Food and access to food/meals are important factors shaping people's lives and how they participate in their communities. Yet, there is little research on food and access to food/meals among people with mental health concerns. From the Main Study we found that "food" emerged as a major theme in the data, particularly the relationship between food and poverty, food and social relationships, food and institutionalization, and food and self-concept. We learned that low-income people who have been diagnosed with psychosis are incredibly resilient and resourceful when it comes to accessing food/meals, yet many structural factors prevent them from getting enough food, eating healthy, cooking their own meals, and accessing culturally-specific food.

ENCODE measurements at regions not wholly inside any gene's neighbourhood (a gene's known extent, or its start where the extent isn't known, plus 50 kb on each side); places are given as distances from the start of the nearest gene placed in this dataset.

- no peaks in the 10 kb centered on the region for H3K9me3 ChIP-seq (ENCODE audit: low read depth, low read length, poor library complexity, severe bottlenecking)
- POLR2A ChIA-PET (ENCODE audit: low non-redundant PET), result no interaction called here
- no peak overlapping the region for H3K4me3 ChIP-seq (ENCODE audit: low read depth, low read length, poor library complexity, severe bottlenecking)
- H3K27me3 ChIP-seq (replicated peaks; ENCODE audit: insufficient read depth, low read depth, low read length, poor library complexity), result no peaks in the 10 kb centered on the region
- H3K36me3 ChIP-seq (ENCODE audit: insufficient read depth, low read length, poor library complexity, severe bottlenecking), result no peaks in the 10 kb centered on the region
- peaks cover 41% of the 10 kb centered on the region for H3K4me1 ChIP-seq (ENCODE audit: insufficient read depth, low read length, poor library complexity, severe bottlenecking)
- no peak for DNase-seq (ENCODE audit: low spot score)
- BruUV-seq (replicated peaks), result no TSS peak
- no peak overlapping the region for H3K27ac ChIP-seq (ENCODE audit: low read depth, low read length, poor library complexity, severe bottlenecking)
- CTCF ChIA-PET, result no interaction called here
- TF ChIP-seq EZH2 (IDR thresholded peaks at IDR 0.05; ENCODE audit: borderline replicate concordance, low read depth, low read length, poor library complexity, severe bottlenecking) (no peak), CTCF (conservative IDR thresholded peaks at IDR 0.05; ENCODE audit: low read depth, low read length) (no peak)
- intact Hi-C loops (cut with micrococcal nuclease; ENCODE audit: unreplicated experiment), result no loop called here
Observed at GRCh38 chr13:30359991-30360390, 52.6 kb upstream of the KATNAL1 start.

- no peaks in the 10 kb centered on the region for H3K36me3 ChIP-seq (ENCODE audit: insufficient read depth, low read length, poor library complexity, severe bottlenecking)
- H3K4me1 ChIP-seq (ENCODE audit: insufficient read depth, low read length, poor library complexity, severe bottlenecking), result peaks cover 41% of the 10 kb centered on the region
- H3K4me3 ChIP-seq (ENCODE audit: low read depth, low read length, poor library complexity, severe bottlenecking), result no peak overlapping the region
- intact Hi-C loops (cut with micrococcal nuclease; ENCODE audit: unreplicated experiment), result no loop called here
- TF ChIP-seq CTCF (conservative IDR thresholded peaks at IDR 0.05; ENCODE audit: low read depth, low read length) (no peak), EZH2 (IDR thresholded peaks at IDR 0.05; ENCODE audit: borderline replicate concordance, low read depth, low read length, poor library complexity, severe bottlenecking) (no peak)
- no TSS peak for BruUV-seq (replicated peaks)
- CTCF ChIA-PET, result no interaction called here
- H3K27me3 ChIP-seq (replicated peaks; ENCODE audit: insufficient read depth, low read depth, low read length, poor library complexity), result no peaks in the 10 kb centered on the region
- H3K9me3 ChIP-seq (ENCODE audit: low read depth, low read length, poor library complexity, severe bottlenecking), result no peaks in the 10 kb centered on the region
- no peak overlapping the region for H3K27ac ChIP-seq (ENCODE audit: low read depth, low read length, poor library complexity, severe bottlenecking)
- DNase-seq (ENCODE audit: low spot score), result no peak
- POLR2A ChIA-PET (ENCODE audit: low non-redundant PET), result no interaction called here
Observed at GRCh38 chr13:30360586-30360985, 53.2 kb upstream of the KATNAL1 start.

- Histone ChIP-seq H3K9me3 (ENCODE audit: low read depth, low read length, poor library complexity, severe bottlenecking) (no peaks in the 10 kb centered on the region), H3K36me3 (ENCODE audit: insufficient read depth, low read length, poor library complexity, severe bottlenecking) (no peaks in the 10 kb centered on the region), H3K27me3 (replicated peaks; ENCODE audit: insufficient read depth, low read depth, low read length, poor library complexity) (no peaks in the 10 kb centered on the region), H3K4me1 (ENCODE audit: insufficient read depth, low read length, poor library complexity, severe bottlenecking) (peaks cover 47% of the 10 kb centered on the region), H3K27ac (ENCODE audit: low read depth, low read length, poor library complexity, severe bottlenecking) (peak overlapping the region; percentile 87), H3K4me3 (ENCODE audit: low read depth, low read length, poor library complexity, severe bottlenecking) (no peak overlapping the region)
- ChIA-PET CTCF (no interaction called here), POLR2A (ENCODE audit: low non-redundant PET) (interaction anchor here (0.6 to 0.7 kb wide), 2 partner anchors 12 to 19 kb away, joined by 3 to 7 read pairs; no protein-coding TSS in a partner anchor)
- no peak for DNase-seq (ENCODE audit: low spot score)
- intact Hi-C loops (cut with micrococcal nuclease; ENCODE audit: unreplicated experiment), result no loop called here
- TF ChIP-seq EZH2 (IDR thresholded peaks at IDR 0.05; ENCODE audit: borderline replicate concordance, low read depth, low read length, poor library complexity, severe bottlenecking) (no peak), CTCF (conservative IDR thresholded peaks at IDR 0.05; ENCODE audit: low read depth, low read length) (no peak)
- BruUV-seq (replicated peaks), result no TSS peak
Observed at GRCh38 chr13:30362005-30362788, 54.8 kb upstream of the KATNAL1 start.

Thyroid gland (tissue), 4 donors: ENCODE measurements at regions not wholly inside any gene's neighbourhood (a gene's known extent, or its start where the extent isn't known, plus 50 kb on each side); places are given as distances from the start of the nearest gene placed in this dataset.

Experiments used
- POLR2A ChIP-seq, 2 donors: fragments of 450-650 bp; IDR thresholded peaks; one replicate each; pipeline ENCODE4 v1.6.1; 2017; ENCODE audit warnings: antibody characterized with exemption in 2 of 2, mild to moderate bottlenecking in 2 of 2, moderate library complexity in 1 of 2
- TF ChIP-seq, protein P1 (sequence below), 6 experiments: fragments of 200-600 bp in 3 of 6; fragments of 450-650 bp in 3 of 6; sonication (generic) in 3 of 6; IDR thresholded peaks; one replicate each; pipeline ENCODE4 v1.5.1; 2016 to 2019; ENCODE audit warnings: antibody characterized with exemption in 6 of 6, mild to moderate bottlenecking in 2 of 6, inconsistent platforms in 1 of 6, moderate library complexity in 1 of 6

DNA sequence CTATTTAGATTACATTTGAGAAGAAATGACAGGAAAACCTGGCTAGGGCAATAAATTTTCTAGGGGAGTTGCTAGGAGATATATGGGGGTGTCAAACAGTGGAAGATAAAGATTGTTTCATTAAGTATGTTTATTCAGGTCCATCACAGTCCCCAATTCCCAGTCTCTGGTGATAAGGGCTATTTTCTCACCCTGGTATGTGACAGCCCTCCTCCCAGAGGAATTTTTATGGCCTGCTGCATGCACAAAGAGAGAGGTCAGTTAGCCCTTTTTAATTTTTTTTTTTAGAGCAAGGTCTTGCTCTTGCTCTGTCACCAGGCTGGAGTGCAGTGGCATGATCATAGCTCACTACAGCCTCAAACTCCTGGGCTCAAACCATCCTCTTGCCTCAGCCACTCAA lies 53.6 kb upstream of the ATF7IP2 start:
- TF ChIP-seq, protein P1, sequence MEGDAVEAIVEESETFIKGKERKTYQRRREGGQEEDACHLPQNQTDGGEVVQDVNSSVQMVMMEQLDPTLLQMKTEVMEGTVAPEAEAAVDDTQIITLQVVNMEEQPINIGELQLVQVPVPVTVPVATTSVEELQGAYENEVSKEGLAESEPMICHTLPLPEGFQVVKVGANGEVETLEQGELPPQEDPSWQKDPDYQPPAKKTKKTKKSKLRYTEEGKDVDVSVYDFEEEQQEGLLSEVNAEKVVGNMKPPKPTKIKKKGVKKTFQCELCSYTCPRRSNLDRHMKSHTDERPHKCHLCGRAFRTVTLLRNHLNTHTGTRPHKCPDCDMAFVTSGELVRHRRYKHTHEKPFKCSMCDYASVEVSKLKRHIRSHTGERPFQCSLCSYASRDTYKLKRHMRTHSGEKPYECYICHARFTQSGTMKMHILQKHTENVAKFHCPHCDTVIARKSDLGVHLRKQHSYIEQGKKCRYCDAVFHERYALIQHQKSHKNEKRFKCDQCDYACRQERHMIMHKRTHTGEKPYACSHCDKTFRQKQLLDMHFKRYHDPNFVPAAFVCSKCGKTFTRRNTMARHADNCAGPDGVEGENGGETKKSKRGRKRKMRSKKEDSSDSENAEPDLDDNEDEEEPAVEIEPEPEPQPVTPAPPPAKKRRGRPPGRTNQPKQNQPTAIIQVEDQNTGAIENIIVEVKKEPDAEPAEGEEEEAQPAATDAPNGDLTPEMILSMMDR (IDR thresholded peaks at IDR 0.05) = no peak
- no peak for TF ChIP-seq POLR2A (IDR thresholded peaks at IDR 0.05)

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At the World Food Summit in 1996 food security was defined as existing "when all people at all times have access to sufficient, safe, nutritious food to maintain a healthy and active life." Commonly, the concept of food security is defined as including both physical and economic access to food that meets people's dietary needs as well as their food preferences (Source: World Health Organization).